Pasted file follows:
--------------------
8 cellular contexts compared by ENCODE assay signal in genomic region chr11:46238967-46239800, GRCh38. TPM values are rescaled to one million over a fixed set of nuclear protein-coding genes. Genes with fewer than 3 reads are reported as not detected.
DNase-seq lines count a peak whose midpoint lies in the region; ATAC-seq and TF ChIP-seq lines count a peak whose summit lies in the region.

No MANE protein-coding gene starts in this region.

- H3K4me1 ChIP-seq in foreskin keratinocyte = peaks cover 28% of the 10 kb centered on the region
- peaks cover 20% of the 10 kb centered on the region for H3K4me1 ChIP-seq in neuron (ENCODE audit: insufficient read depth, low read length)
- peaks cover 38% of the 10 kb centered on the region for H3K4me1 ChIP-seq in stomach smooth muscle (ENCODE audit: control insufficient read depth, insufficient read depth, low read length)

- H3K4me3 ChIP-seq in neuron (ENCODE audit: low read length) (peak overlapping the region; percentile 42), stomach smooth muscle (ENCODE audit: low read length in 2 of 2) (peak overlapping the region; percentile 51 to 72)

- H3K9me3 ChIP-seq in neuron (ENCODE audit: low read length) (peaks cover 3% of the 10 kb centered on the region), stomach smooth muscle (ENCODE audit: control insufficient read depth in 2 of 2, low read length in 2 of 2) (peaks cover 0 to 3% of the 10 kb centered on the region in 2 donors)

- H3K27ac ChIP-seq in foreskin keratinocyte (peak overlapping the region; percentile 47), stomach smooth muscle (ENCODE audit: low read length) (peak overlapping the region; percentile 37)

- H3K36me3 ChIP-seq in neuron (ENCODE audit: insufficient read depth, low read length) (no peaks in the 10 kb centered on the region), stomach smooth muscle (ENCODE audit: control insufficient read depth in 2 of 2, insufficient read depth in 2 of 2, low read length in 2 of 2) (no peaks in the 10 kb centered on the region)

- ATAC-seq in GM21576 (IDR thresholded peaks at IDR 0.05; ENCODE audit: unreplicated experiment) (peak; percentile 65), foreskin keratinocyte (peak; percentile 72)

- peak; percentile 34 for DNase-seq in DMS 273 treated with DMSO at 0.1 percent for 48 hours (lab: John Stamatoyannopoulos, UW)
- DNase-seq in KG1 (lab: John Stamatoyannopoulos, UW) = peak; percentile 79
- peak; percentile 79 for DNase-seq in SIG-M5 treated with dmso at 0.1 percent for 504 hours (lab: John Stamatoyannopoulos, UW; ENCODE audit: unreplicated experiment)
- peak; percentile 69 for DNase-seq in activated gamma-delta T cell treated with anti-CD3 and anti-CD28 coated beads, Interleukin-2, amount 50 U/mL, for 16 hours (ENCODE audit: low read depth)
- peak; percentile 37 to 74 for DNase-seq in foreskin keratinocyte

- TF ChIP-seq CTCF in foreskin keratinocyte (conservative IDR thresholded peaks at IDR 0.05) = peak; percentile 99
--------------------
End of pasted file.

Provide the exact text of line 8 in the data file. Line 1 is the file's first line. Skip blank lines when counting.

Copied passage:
- H3K9me3 ChIP-seq in neuron (ENCODE audit: low read length) (peaks cover 3% of the 10 kb centered on the region), stomach smooth muscle (ENCODE audit: control insufficient read depth in 2 of 2, low read length in 2 of 2) (peaks cover 0 to 3% of the 10 kb centered on the region in 2 donors)